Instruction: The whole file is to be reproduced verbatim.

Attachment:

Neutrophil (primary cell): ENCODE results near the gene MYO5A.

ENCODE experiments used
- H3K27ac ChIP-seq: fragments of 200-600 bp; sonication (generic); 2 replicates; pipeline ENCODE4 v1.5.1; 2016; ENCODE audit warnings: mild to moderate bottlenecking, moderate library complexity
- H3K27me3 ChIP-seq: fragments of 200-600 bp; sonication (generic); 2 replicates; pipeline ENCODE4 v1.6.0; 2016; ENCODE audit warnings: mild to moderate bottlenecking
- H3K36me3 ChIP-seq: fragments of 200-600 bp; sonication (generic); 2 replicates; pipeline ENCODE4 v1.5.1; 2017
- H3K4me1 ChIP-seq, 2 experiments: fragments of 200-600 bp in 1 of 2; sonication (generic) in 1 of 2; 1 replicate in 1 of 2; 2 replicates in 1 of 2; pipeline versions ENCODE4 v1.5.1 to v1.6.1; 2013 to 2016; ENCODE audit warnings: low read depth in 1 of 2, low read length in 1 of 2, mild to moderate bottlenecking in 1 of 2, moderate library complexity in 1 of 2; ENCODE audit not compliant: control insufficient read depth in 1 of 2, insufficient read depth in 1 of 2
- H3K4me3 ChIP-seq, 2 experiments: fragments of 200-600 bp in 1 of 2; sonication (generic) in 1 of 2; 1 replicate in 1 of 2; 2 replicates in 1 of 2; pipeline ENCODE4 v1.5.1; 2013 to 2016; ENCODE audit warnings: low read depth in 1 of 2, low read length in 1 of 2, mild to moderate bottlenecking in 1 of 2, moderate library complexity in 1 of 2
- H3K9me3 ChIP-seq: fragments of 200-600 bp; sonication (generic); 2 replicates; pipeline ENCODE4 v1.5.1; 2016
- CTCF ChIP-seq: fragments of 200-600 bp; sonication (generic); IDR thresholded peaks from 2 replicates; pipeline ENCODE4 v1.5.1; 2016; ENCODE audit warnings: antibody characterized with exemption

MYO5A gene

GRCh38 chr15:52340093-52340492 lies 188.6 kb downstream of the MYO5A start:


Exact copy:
Neutrophil (primary cell): ENCODE results near the gene MYO5A.

ENCODE experiments used
- H3K27ac ChIP-seq: fragments of 200-600 bp; sonication (generic); 2 replicates; pipeline ENCODE4 v1.5.1; 2016; ENCODE audit warnings: mild to moderate bottlenecking, moderate library complexity
- H3K27me3 ChIP-seq: fragments of 200-600 bp; sonication (generic); 2 replicates; pipeline ENCODE4 v1.6.0; 2016; ENCODE audit warnings: mild to moderate bottlenecking
- H3K36me3 ChIP-seq: fragments of 200-600 bp; sonication (generic); 2 replicates; pipeline ENCODE4 v1.5.1; 2017
- H3K4me1 ChIP-seq, 2 experiments: fragments of 200-600 bp in 1 of 2; sonication (generic) in 1 of 2; 1 replicate in 1 of 2; 2 replicates in 1 of 2; pipeline versions ENCODE4 v1.5.1 to v1.6.1; 2013 to 2016; ENCODE audit warnings: low read depth in 1 of 2, low read length in 1 of 2, mild to moderate bottlenecking in 1 of 2, moderate library complexity in 1 of 2; ENCODE audit not compliant: control insufficient read depth in 1 of 2, insufficient read depth in 1 of 2
- H3K4me3 ChIP-seq, 2 experiments: fragments of 200-600 bp in 1 of 2; sonication (generic) in 1 of 2; 1 replicate in 1 of 2; 2 replicates in 1 of 2; pipeline ENCODE4 v1.5.1; 2013 to 2016; ENCODE audit warnings: low read depth in 1 of 2, low read length in 1 of 2, mild to moderate bottlenecking in 1 of 2, moderate library complexity in 1 of 2
- H3K9me3 ChIP-seq: fragments of 200-600 bp; sonication (generic); 2 replicates; pipeline ENCODE4 v1.5.1; 2016
- CTCF ChIP-seq: fragments of 200-600 bp; sonication (generic); IDR thresholded peaks from 2 replicates; pipeline ENCODE4 v1.5.1; 2016; ENCODE audit warnings: antibody characterized with exemption

MYO5A gene

GRCh38 chr15:52340093-52340492 lies 188.6 kb downstream of the MYO5A start: